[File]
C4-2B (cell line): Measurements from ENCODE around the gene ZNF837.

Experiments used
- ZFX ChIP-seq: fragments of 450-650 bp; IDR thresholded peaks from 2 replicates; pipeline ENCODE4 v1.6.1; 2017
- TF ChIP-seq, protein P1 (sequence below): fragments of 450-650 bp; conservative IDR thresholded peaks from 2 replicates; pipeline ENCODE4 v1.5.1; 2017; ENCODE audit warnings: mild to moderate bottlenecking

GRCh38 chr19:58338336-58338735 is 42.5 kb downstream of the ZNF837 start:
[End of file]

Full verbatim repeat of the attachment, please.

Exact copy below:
C4-2B (cell line): Measurements from ENCODE around the gene ZNF837.

Experiments used
- ZFX ChIP-seq: fragments of 450-650 bp; IDR thresholded peaks from 2 replicates; pipeline ENCODE4 v1.6.1; 2017
- TF ChIP-seq, protein P1 (sequence below): fragments of 450-650 bp; conservative IDR thresholded peaks from 2 replicates; pipeline ENCODE4 v1.5.1; 2017; ENCODE audit warnings: mild to moderate bottlenecking

GRCh38 chr19:58338336-58338735 is 42.5 kb downstream of the ZNF837 start: